• For C18, D18, T11 and below: dote can be allowed
  • Above C18, D18, T11: dote cannot be allowed

Reaction wood

Clause A.4.1 of EN14081-1 requires that grading rules should take into account reaction wood (compression wood for softwoods and tension wood for hardwoods). The requirements for “taking into account” are not specified – so it would not be OK for a visual grading rule to be silent on the topic of reaction wood, but it might be OK to say it is permitted without limit if deemed not to be a problem for the resource.

Other criteria

Clause A.4.2 of EN14081-1 requires that other grade characteristics and strength affecting criteria (e.g. mechanical damage, included bark, damage to the living tree) shall be restricted in line with the already mentioned strength reducing characteristics. This is where visual grading rules can have an advantage as they are often tailored to certain well-used species and the defects that are common for them. However, now that grading is being applied to a wider range of species it should be confirmed that the requirements of a visual grading rule adequately cover those species too.

Which version of EN14081-1 applies – the “current” one or the one people have to follow?

Aside from reprocessing limit and twist (as noted above) the current EN14081-1:2016+A1:2019 and the actually harmonised/designated EN14081-1:2005+A1:2011 (but withdrawn) version have the same requirements for visual grading rules, but they are explained better in the EN14081-1:2016+A1:2019 version. The clause references are the same for both.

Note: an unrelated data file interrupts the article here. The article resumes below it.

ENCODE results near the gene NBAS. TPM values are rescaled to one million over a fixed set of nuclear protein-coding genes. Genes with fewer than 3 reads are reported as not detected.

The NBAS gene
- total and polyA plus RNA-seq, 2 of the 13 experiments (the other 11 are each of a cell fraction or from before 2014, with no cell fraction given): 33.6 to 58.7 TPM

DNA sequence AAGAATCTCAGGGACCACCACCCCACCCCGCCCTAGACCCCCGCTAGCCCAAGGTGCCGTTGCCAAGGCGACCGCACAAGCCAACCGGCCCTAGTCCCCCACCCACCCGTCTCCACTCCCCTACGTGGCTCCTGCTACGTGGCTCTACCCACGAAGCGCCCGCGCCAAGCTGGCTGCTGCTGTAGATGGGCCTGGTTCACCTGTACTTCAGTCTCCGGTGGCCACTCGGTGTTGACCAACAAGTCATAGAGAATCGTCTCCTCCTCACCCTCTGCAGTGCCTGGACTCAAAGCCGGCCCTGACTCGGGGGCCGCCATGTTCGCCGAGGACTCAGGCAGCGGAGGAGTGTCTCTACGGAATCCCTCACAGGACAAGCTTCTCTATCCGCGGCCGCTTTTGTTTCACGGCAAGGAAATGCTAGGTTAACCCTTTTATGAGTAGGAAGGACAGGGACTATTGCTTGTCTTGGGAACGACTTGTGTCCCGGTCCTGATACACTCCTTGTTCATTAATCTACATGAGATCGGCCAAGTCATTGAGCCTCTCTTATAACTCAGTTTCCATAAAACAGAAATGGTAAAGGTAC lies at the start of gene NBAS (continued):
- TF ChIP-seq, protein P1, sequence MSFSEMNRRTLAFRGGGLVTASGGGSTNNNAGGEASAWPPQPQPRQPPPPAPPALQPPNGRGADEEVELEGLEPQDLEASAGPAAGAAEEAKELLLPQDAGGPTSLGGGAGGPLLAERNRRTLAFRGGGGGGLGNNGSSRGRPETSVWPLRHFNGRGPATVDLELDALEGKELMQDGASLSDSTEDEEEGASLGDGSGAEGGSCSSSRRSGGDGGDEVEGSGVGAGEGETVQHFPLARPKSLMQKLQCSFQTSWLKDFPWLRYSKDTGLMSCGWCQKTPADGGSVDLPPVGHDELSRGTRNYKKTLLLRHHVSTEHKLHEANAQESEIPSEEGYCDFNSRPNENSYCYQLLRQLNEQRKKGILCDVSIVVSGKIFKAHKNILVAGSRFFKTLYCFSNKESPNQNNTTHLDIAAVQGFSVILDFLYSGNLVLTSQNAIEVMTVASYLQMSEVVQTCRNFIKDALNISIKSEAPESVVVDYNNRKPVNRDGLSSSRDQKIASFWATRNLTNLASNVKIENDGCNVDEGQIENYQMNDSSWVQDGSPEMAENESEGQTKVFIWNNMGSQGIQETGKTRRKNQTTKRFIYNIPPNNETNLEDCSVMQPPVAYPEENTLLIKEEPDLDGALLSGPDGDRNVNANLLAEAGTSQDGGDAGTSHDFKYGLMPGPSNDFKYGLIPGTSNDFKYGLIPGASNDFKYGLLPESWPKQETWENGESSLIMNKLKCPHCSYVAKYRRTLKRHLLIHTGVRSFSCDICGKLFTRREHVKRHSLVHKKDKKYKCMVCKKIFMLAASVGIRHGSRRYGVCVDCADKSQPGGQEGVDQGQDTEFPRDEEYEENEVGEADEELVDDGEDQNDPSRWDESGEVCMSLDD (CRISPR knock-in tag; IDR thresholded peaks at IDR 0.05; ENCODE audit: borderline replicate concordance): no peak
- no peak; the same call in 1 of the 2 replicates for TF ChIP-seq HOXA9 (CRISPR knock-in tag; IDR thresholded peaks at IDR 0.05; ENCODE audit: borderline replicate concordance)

Which grading standards have assignments above C18, D18 and T11?

For reference, the visual grades and standards with have assignments “above C18, D18, T11” (according to EN1912 and assignments approved for EN1912) are listed below. These grades should therefore respect the stricter limits on fissures, distortion and dote.

There are assignments that exist in other places, such as the UK’s PD6693-1, and that should also be taken into account because EN1912 is not everything.

BS 4978:2007+A2:2017 SS
BS 5756:2007+A2:2017 TH1 (And adding more from PD6693-1 TH2, THA, THB)
ČSN 73 2824-1:2015 S10
ČSN 73 2824-1:2015 S10K
ČSN 73 2824-1:2015 S13
ČSN 73 2824-1:2015 S13K
DIN 4074-1:2012 S10
DIN 4074-1:2012 S10 & better
DIN 4074-1:2012 S10 & better & density
DIN 4074-1:2012 S10K
DIN 4074-1:2012 S13
DIN 4074-1:2012 S13K
DIN 4074-5:2008 LS10 & better
DIN 4074-5:2008 LS10K & better
DIN 4074-5:2008 LS13
DIN 4074-5:2008 LS13K
EN 16737:2016 STH
INSTA 142:2009 T2
INSTA 142:2009 T2 & better
INSTA 142:2009 T3
IS 127:2015 SS
NEN 5493:2010+C1:2011 C3 STH
NEN 5499:2007/A1:2011 T2
NEN 5499:2007/A1:2011 T3
NF B 52-001-1:2018 1
NF B 52-001-1:2018 2
NF B 52-001-1:2018 H1 (in H1/H3 grading)
NF B 52-001-1:2018 H2 (in H2/H4 grading)
NF B 52-001-1:2018 H3 (in H1/H3 grading)
NF B 52-001-1:2018 HS ST-I
NF B 52-001-1:2018 ST-I
NF B 52-001-1:2018 ST-II
NLGA:2017 J&P Sel
NLGA:2017 No.1 & better
NLGA:2017 SLF Sel
ÖNORM DIN 4074-1:2012 S10
ÖNORM DIN 4074-1:2012 S10 & better
ÖNORM DIN 4074-1:2012 S10K
ÖNORM DIN 4074-1:2012 S13
ÖNORM DIN 4074-1:2012 S13K
ÖNORM DIN 4074-5:2009 LS10 & better
ÖNORM DIN 4074-5:2009 LS7
SIA 265/2:2023 S10
SIA 265/2:2023 S10 & better
SIA 265/2:2023 S10K
SIA 265/2:2023 S13
SIA 265/2:2023 S13K
SIST DIN 4074-1:2009 S10
STN 49 1531:2001 S0
STN 49 1531:2001 SI
TS 1265:2012 Class 1
TS 1265:2012 Class 2
TS 1265:2012 Class 3
UNE 56544:2022 ME1
UNE 56544:2022 MEG
UNE 56546:2022 MEF
UNE 56546:2022 MEF-G
UNI 11035-1:2022 S1
UNI 11035-1:2022 S2
UNI 11035-1:2022 S2 & better
UNI 11035-2:2022 LS
UNI 11035-2:2022 LS1
UNI 11035-2:2022 LS2
UNI 11035-2:2022 LS2 and better